advertisement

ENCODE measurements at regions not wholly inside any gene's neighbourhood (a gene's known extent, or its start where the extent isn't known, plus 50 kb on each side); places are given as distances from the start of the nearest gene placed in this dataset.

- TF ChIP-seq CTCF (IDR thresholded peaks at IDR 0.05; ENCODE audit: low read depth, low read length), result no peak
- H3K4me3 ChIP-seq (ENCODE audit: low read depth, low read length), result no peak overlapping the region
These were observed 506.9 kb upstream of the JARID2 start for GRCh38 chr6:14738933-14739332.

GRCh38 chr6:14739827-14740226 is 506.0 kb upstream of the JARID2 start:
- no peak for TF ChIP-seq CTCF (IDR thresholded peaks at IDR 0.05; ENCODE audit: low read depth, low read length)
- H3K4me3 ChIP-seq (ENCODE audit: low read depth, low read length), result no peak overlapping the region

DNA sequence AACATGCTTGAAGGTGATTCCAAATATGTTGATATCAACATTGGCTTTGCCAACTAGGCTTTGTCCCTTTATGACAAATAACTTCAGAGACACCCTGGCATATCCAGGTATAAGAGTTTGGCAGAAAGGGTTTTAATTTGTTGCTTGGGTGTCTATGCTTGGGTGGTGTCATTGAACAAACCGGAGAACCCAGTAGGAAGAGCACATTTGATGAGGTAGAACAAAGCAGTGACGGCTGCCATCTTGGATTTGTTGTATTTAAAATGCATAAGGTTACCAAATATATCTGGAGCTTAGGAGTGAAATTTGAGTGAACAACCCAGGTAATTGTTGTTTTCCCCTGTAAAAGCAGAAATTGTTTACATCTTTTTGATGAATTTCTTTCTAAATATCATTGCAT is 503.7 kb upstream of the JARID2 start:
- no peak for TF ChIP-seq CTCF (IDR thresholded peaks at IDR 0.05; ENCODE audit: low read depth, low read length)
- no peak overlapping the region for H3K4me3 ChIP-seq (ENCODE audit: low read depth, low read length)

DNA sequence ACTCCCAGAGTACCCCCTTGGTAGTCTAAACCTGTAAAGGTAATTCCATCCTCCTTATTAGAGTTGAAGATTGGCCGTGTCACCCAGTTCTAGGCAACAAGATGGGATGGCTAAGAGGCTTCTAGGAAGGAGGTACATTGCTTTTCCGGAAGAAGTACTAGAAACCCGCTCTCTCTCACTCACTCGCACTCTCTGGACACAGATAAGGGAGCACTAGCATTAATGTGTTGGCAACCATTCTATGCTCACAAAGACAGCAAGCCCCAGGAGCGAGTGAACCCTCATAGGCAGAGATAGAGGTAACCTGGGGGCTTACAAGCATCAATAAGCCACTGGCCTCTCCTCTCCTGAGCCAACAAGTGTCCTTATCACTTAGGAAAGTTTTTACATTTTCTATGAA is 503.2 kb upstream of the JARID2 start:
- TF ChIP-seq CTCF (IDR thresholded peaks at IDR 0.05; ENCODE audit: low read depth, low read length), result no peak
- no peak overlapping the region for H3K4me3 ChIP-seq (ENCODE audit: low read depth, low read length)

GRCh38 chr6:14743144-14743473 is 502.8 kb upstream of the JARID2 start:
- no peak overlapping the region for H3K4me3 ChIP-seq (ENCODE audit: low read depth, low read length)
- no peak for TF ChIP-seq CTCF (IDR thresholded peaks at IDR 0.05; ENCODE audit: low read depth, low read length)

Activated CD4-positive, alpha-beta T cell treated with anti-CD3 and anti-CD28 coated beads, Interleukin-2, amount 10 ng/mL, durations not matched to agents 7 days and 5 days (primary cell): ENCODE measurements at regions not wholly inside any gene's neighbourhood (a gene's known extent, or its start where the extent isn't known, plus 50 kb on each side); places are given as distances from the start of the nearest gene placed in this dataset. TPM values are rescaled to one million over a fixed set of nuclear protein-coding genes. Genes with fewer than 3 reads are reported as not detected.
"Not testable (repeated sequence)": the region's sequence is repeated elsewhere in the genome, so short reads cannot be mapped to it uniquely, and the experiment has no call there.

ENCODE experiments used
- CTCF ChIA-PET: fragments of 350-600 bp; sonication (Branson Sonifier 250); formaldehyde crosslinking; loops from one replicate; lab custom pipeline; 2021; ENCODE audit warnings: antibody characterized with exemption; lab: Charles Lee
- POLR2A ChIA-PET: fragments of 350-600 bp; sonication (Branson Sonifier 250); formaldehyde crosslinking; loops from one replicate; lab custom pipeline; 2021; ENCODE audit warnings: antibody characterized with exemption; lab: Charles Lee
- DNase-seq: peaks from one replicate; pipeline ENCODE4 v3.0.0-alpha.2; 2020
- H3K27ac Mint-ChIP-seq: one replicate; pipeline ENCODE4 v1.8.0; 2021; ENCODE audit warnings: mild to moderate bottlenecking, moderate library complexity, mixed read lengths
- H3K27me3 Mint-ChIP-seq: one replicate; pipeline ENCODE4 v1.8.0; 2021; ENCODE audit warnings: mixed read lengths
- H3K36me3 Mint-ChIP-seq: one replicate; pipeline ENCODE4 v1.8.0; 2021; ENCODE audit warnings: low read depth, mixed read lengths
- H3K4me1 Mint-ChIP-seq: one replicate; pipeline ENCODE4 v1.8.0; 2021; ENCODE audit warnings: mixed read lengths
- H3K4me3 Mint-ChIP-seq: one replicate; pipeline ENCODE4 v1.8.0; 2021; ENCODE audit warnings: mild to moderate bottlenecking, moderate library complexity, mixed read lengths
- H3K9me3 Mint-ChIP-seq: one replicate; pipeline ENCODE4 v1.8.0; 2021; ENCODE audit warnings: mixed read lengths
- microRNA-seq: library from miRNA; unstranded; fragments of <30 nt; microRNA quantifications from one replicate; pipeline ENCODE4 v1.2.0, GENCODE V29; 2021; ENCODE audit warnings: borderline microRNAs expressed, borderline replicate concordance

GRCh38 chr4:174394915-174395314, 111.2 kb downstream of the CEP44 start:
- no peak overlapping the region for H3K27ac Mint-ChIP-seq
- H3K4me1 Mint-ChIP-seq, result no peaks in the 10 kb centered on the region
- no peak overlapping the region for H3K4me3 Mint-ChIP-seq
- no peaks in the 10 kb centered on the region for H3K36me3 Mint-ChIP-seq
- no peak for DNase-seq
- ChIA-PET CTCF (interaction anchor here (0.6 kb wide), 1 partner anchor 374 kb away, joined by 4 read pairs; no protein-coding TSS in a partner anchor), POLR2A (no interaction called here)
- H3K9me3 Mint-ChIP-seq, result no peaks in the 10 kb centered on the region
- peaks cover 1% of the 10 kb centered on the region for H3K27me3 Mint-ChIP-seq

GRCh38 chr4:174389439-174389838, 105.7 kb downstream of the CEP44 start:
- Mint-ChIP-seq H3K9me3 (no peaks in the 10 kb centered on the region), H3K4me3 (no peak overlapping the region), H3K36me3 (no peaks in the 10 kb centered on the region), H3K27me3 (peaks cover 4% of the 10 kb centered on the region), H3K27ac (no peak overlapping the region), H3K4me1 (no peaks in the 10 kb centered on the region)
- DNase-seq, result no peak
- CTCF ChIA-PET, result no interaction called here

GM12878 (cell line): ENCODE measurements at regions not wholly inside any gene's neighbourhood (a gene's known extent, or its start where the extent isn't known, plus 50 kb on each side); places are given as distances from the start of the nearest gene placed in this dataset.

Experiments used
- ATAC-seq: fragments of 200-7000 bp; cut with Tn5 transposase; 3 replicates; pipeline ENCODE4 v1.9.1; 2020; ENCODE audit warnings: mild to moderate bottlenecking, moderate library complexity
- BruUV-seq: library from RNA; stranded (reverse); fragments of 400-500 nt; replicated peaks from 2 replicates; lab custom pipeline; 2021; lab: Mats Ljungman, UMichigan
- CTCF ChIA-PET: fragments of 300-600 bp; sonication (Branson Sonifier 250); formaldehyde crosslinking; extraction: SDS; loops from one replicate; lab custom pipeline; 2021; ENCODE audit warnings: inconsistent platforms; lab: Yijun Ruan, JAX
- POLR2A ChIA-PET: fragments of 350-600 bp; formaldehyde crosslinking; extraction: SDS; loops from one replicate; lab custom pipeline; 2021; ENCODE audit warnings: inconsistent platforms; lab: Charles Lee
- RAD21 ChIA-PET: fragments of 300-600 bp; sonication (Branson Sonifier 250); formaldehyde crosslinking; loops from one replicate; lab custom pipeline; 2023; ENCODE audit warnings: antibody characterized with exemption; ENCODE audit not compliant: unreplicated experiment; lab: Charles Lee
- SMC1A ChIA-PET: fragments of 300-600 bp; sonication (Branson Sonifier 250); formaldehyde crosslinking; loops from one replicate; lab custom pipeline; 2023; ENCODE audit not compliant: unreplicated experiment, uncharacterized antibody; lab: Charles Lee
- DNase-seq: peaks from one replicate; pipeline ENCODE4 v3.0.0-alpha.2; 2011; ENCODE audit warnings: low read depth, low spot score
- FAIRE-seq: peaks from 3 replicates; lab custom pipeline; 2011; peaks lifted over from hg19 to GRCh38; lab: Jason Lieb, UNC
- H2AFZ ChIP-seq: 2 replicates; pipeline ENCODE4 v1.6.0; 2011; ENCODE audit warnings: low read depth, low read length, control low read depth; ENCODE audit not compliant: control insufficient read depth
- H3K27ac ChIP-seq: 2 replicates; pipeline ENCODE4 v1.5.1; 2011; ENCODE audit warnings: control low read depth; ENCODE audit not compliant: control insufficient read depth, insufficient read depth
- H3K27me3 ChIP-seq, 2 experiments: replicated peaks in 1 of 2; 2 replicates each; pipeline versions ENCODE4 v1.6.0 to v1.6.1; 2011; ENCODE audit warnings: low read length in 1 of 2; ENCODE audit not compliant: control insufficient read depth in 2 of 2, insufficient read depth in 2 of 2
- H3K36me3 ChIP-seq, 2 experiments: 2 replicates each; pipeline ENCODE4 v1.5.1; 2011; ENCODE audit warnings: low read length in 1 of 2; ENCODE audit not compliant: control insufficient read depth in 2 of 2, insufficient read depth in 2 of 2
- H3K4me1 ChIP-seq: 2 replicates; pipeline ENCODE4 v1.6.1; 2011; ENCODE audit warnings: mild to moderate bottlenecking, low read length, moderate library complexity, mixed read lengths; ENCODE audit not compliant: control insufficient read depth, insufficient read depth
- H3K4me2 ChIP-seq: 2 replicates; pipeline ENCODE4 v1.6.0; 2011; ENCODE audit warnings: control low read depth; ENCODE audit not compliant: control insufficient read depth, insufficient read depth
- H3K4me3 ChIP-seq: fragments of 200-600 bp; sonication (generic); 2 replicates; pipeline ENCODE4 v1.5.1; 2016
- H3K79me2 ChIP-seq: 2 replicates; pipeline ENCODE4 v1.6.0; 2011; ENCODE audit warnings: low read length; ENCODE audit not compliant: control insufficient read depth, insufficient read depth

MATH 15a: Linear Algebra Practice Final Exam, Solutions 1. (a) (4 points) Complete the definition: Vectors ~v1 , . . . , ~vk are linearly independent if... Answer: ...no vi is in the span of v1 , . . . , vi−1 . OR ...they do not satisfy any nontrivial linear relation. (b) (4 points) Suppose A is an m × n matrix whose columns are linearly independent. What is the nullity of A? Answer: If the columns are linearly independent, the rank of A is equal to n (the dimension of the span of the columns), so the nullity equals zero. 2. Let A denote the matrix A= " √ − 23 1 2 # −√12 . − 23 Let T : R2 → R2 be the linear transformation given by T (~x) = A~x. (a) (5 points) Describe T geometrically. cos θ − sin θ Answer: For any angle θ, the matrix for counterclockwise rotation by θ is . sin θ cos θ √ Since cos( 5π ) = − 23 and sin( 5π ) = 12 , we see that T is rotation by 5π = 150◦ . 6 6 6 (b) (5 points) Find the characteristic polynomial of A, and use it to find all eigenvalues of A or to show that none exist. Explain why your answer makes sense geometrically. Answer: The characteristic polynomial of A is: " √ # √ 1 3 1 − 23 − t − √ 2 − t)2 + det = (− 3 1 2 4 − 2 −t 2 √ = t2 + 3t + 1. √ In the quadratic formula, the quantity b2 − 4ac is ( 3)2 − 4 · 1 · 1 = −1, so this polynomial has no real roots, and hence A has no eigenvalues. An eigenvector of A would be a vector ~v such that T (~v ) is on the same line as ~v . However, a rotation by an angle other than 0 or π cannot send any line to itself. (c) (5 points) Compute A2011 . (Hint: What power of A is equal to the identity?) Answer: Because T is a 5/12 rotation, doing T twelve times is the same as the identity. Thus A12 = In . Since 2011 = 167 · 12 + 7, we have A2011 = A7 . Also, doing T six times is a 1/2 rotation (i.e. rotation by π or 180◦ ), which is minus the identity. Thus, "√ # A7 = −A = 1 3 2 − 12 1 √2 3 2 . 3. (a) (5 points) Compute the inverse of the matrix −4 0 5 −3 3 5 −1 2 2 Answer: We apply Gauss-Jordan elimination to [A|I3 ] until we get [I3 |A−1 ]: −4 0 5 1 0 0 1 −2 −2 0 0 −1 −3 3 5 0 1 0 =⇒ −3 3 5 0 1 0 =⇒ −1 2 2 0 0 1 −4 0 5 1 0 0 1 −2 −2 0 0 −1 1 −2 −2 0 0 −1 1 0 −3 −1 0 1 −3 =⇒ 0 1 0 − 13 1 =⇒ 3 0 −8 −3 1 0 −4 0 −8 −3 1 0 −4 1 −2 −2 0 0 −1 1 −2 −2 0 0 −1 1 1 0 1 0 − 31 1 =⇒ 0 1 0 − 13 1 =⇒ 3 3 1 8 0 0 −3 1 −3 4 0 0 1 −3 8 −12 1 0 0 −4 10 −15 1 −2 0 −6 16 −25 0 1 0 1 −3 5 =⇒ 0 1 0 1 −3 5 0 0 1 −3 8 −12 0 0 1 −3 8 −12 Thus, A−1 −4 10 −15 = 1 −3 5 . −3 8 −12 (b) (5 points) Find all solutions to the system of linear equations −4x + 5z = −2 −3x − 3y + 5z = 3 −x + 2y + 2z = −1 ~ ~ Answer: This system is A~x = b, where A is as in the previous part and b = −2 3 . Hence −1 x −4 10 −15 −2 53 y = A−1~b = 1 −3 5 3 = −16 . z −3 8 −12 −1 42 4. (a) (4 points) Using Gaussian elimination, find all solutions to the following system of linear equations: 2x2 + 3x3 + 4x4 = 1 x1 − 3x2 + 4x3 + 5x4 = 2 −3x1 + 10x2 − 6x3 − 7x4 = −4 2 Answer: 0 2 3 4 1 2 1 −3 4 5 1 −3 4 5 2 =⇒ 0 2 3 4 1 =⇒ −3 10 −6 −7 −4 −3 10 −6 −7 −4 1 −3 4 5 2 1 −3 4 5 2 1 −3 4 5 2 0 2 3 4 1 =⇒ 0 1 6 8 2 =⇒ 0 1 6 8 2 =⇒ 0 1 6 8 2 0 2 3 4 1 0 0 −9 −12 −3 1 2 1 −3 4 5 2 1 −3 0 3 3 1 0 0 13 23 0 1 6 8 2 =⇒ 0 1 0 0 0 =⇒ 0 1 0 0 0 0 0 1 43 13 0 0 1 34 13 0 0 1 43 13 So the general solution is: x1 x2 x3 x4 = 32 − 13 x4 =0 = 13 − 43 x4 = free. (b) (4 points) Let V be the subspace of R4 spanned by the vectors 0 1 −3 2 3 10 ~v1 = 3 ~v2 = 4 ~v3 = −6 4 5 −7 Find a basis for V ⊥ . Answer: V ⊥ is the kernel of the matrix 0 2 3 4 A = 1 −3 4 5 . −3 10 −6 −7 We saw in the previous part that 1 0 0 31 rref(A) = 0 1 0 0 0 0 1 34 Therefore, the kernel is given by the general solution x1 x2 x3 x4 = − 13 x4 =0 = − 43 x4 = free, so it is spanned by the vector 1 −3 0 4 . − 3 1 3 (c) (4 points) What is the rank of the linear transformation T : R4 → R3 with T (~e1 ) = ~e2 − 3~e3 , T (~e2 ) = 2~e1 + −3~e2 + 10~e3 , T (~e3 ) = 3~e1 + 4~e2 − 6~e3 , and T (~e4 ) = 4~e1 + 5~e2 − 7~e3 ? Answer: The matrix for T is exactly A (given above). Since rref(A) has three pivots, we see that the rank of T is 3. (Hint: The answers to all three parts are related!) 5. Let A denote the matrix 1 0 −2 0 5 0 −2 0 4 (a) (4 points) Find the eigenvalues of A. Answer: The characteristic polynomial of A is 1−t 0 −2 5−t 0 = (1 − t)(5 − t)(4 − t) − (−2)(5 − t)(−2) det 0 −2 0 4−t = (5 − t)(t2 − 5t + 4 − 4) = −t(t − 5)2 So the eigenvalues are 0 (with multiplicity 1) and 5 (with multiplicity 2). (Note: Even if I don’t ask explicitly, you should always give the algebraic multiplicities of eigenvalues.) (b) (6 points) Find an orthonormal basis of R3 consisting of eigenvectors for A. Answer: For the eigenvalue 0, we row-reduce A − 0I3 = A: 1 0 −2 1 0 −2 0 5 0 =⇒ 0 1 0 −2 0 4 0 0 0 The solution to the system of equations is x1 = 2x3 x2 = 0 x3 = free 2 so the kernel is spanned by 0. We normalize to get a unit vector: 1 2 1 √ ~v1 = 0 . 5 1 4 For the eigenvalue 5, we row-reduce A − 5I3 : −4 0 −2 1 0 12 0 0 0 =⇒ 0 0 0 −2 0 1 0 0 0 The solution to the system of equations is 1 x1 = − x3 2 x2 = free x3 = free −1 0 So the kernel is spanned by the vectors 0 and 1. Normalizing, we get: 2 0 −1 1 0 ~v2 = √ 5 2 0 and ~v3 = 1 . 0 (It happens that these vectors are already orthogonal to each other. If they weren’t, we would have to use Gram-Schmidt to find an orthonormal basis for E5 .) Combining the bases for E0 and E5 , we get an orthonormal basis for R3 . (c) (3 points) Find a 3 × 3 orthogonal matrix S and a 3 × 3 diagonal matrix D such that A = SDS T . Answer: S is gotten by putting the three basis vectors together in a matrix: 2 √ − √15 0 5 0 1 S=0 1 2 √ √ 0 5 5 Since S is orthogonal, S −1 = S T . D is gotten by listing the eigenvalues down the diagonal (in the same order as we wrote the corresponding eigenvectors in S): 0 0 0 D = 0 5 0 0 0 5 (If you had put the eigenvectors in a different order, you would need a different D). (d) (4 points) For any integer t, write an explicit formula for At . 5 Answer: At = (SDS −1)t = SD t S −1 = SD t S T 2 2 √ √ − √15 0 0 0 0 0 √15 5 5 0 1 0 5t 0 − √15 0 √25 =0 1 2 √ √ 0 0 0 5t 0 1 0 5 5 2 1 √ − √5 0 0 0 0 5 0 1 − √15 · 5t 0 √25 · 5t =0 √1 √2 0 0 5t 0 5 5 1 t ·5 0 − 25 · 5t 5 = 0 5t 0 2 4 t t 5 − ·5 0 5 5 t−1 5 0 −2 · 5t−1 0 5t 0 = t−1 t−1 −2 · 5 0 4·5 (Either of the last two lines is acceptable.) As a sanity check, you should verify that plugging in t = 1 gives A. (e) (3 points) Let Q denote the quadratic form on R3 given by Q(x, y, z) = x2 − 4xz + 5y 2 + 4z 2 . Is Q positive definite, positive semidefinite, negative definite, negative semidefinite, or indefinite? Explain. Answer: This quadratic form corresponds to the matrix A considered above. Since the eigenvalues of A are nonnegative and at least one of them is 0, Q is positive semidefinite. 6. Let ~v1 and ~v2 denote the following vectors in R3 : √ − 2/2 2/3 ~v1 = −1/3 ~v2 = √0 −2/3 − 2/2 (a) (3 points) Find a vector ~v3 so that ~v1 , ~v2 , ~v3 form an orthonormal basis B for R3 . How many choices are there for the answer? Answer: Let V be the span of ~v1 and ~v2 . The orthogonal complement of V , which consists of all vectors orthogonal to both ~v1 and ~v2 , is the kernel of the matrix 2/3 −1/3 −2/3 √ √ . − 2/2 0 − 2/2 Row, reducing this, we get: 2/3 −1/3 −2/3 1 −1/2 −1 1 −1/2 −1 √ √ =⇒ =⇒ =⇒ 1 0 1 0 1/2 2 − 2/2 0 − 2/2 1 −1/2 −1 1 0 1 =⇒ 0 1 4 0 1 4 6 The solution to the system is x1 = −x3 x2 = −4x3 x4 = free −t so any vector in V ⊥ is of the form −4t. Since the norm of this must be 1, t √ 2 2 2 2 we get t + 16t + t = 18t = 1, so t = ± √118 = ± 3√1 2 = ± 62 . Thus, there √ are two possible answers. Let us choose t = 62 , so that √ − √2/6 ~v3 = −2√ 2/3 . 2 2/6 (b) (4 points) Let T : R3 → R3 denote the linear transformation that interchanges ~v1 and ~v3 and has ~v2 as an eigenvector with eigenvalue −5. Write down [T ]B, the matrix of T with respect to B. Answer: The matrix [T ]B is gotten by writing down T (~v1 ), T (~v2 ), and T (~v3 ) in B coordinates and putting them as the columns of a matrix. You do not know what ~v1 , ~v2 , and ~v3 are. Specifically, since T (~v1 ) = ~v3 T (~v2 ) = −5~v2 T (~v3 ) = ~v1 , we have 0 0 1 [T ]B = 0 −5 0 . 1 0 0 (c) (3 points) Write down a product of matrices that equals the standard matrix of T . (Note: Your answer will depend on your choice of ~v3 in part (a).) Answer: The change-of-basis matrix SB is √ √ 2/3 − 2/2 − √2/6 SB = −1/3 −2√ 2/3 . √0 −2/3 − 2/2 2 2/6 −1 Since SB is orthogonal, we have SB = SB. The standard matrix for T is then given by √ √ 2/3 −1/3 −2/3 2/3 − 2/2 − √2/6 0 0 1 √ √ −1 −√ 2/6 A = SB[T ]BSB = −1/3 −2√ 2/3 0 −5 0 − √2/2 √0 √0 1 0 0 −2 2/3 − 2/2 2 2/6 −2/3 − 2/2 2 2/6 7 (d) (3 points) What is the determinant of the standard matrix of T ? Answer: Since A and [T ]B are similar, they have the same determinant: det A = det[T ]B = −(−5) = 5. 7. Compute the determinant of each of the following matrices. Indicate clearly the method being used. (a) (5 points) Answer: 2 0 0 −3 1 0 0 0 0 7 −3 2 0 −1 −6 2 −2 −1 1 4 0 0 0 4 3 2 0 0 −3 −3 2 0 −1 det A = −7 det 2 −2 −1 1 (along the second row) 0 0 0 4 2 0 0 0 (along the fourth row) = (−7)(4) det −3 2 2 −2 −1 2 0 = (−7)(4)(2) det (along the first row) −2 −1 = (−7)(4)(2)(−2) = 56 (b) (5 points) (where b is any real number). 1 b b2 b b2 b3 b2 b3 b4 Answer: We can do row operations: subtract b times the first row from the second row and b2 times the first row from the second row. This gives 1 b b2 0 0 0 0 0 0 Thus, the original matrix is not invertible, so its determinant is zero. 8. Determine whether each statement is true or false, and provide a justification or a counterexample. 8 (a) (3 points) If A is an n × n matrix such that kA~v k = k~vk for every ~v ∈ Rn , then there exists some ~b ∈ Rn such that the system of linear equations A~x = ~b has infinitely many solutions. Answer: False. If kA~v k = k~v k for every ~v ∈ Rn , then A is orthogonal, hence invertible (since AT A = In ). Thus, A~x = ~b has a unique solution for every ~b. (b) (3 points) If A is an m × n matrix and B = rref(A), then ker(A) = ker(B). Answer: True. In general, doing row operations on [A|~b] doesn’t change the solution set. Here, if ~b = ~0, the operations leave the right-hand side unchanged. So if two matrices are related by row operations, they have the same kernel. (c) (3 points) If A is an orthogonal matrix, there exists an orthonormal basis of eigenvectors for A. 0 −1 Answer: False. The matrix is orthogonal, but it doesn’t have any 1 0 eigenvectors at all, let alone an orthonormal basis of them. (d) (3 points) If A and B are matrices whose eigenvalues, counted with their algebraic multiplicities, are the same, then A and B are similar. 1 1 Answer: False. The matrix A = has 1 as an eigenvalue with eigenvalue 0 1 2, as does B = I2 , but A is not similar to B. (If it were, we would have A = SBS −1 = SI2 S −1 = SS −1 = I2 , which isn’t true.) 9